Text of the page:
WASHINGTON, Oct. 16 /PRNewswire-USNewswire/ -- Health advocates are calling on all Virginia restaurants and other workplaces to go completely smoke-free following the release of a landmark report by the Institute of Medicine (IOM) that concluded smoke-free laws reduce the number of heart attacks and save lives.
The IOM report, released Thursday, also found that there is conclusive evidence that secondhand smoke causes heart disease and heart attacks, and there is compelling evidence that even relatively brief exposure to secondhand smoke may cause heart attacks. The IOM is one of the most prestigious scientific authorities in the U.S. and part of the National Academy of Sciences.
Virginia, on December 1, will implement a new law that restricts smoking, but allows restaurants to have separately ventilated smoking rooms. Health advocates said the IOM report underscores why restaurants should go completely smoke-free, rather than creating smoking rooms, so they do not put the health of any employees or customers at risk by subjecting them to hazardous secondhand smoke.
"This new report is a powerful reminder that it is unacceptable for any worker or customer to be subjected to secondhand smoke," said Amy Barkley, Tobacco States and Mid-Atlantic Regional Director for the Campaign for Tobacco-Free Kids. "No one should have to put themselves at risk of a heart attack, lung cancer or the other serious diseases caused by secondhand smoke in order to earn a paycheck or enjoy a night out. Virginia restaurants should seize the opportunity to protect the health of their workers and customers by going completely smoke-free."
Health advocates also called on Virginia officials to effectively enforce the new law and provide information to businesses about the health hazards of secondhand smoke and how to go smoke-free.
"Health advocates urge officials to successfully enforce the new law and give all Virginians the right to breathe clean air," said Keenan Caldwell, Government Relations State Director for the American Cancer Society in Virginia. "Across the country, a growing number of states and communities have proven that smoke-free laws are very popular with the public, easy to implement and protect health without harming business. It's time for all Virginia restaurants and workplaces to join this movement and go completely smoke-free."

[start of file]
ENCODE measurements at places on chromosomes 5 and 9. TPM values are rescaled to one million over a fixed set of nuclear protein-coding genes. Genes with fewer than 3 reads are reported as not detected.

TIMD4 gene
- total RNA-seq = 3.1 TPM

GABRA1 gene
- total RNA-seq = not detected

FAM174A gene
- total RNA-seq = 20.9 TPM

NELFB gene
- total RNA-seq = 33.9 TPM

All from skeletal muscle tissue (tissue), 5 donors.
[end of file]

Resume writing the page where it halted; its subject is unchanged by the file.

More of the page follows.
Even before this IOM report, there was already conclusive evidence that secondhand smoke causes death and disease, while smoke-free laws protect health and save lives. As the U.S. Surgeon General stated in issuing a groundbreaking report on secondhand smoke in June 2006, "The debate is over. The science is clear: Secondhand smoke is not a mere annoyance but a serious health hazard that causes premature death and disease in children and nonsmoking adults."
Secondhand smoke contains more than 4,000 chemicals, including at least 69 carcinogens. The Surgeon General found that secondhand smoke causes heart disease, lung cancer, serious respiratory illnesses such as bronchitis, low birth weight and sudden infant death syndrome. The Surgeon General also found that secondhand smoke is responsible for tens of thousands of deaths in the U.S. each year, there is no safe level of exposure and smoke-free laws protect health without harming business.
The IOM's conclusions that smoke-free laws prevent heart attacks and that even short-term exposure to secondhand smoke can lead to a heart attack add significantly to the Surgeon General's report. The IOM report was requested by the Centers for Disease Control and Prevention (CDC) in the wake of a growing number of studies in smoke-free localities, states and countries that found reductions in heart attack rates after smoke-free laws are implemented. After reviewing 11 such studies in the United States, Canada, Scotland and Italy and a multitude of other scientific studies examining the relationship between secondhand smoke and cardiovascular disease, an IOM committee of scientific experts reached the following conclusions:
- "The committee concludes that there is a causal relationship between smoking bans and decreases in acute coronary events."
- "The evidence reviewed by the committee is consistent with a causal relationship between secondhand-smoke exposure and acute coronary events, such as acute MI (myocardial infarction)."
- "The committee concludes that it is biologically plausible for a relatively brief exposure to secondhand smoke to precipitate an acute coronary event." According to the report, experimental studies have found that secondhand smoke exposure causes adverse changes in the cardiovascular system that increase the risk of a heart attack.
In the U.S., 27 states, Washington, D.C., and Puerto Rico have passed smoke-free laws that cover all restaurants and bars, without loopholes or exceptions. The states are: Arizona, California, Colorado, Connecticut, Delaware, Hawaii, Illinois, Iowa, Maine, Maryland, Massachusetts, Minnesota, Montana, Nebraska, New Hampshire, New Jersey, New Mexico, New York, North Carolina (Jan. 2, 2010), Ohio, Oregon, Rhode Island, South Dakota (on hold pending resolution of litigation), Utah, Vermont, Washington, and Wisconsin (July 5, 2010).
The Institute of Medicine is part of the U.S. National Academy of Sciences. The report and related materials can be found at www.iom.edu.
SOURCE Campaign for Tobacco-Free Kids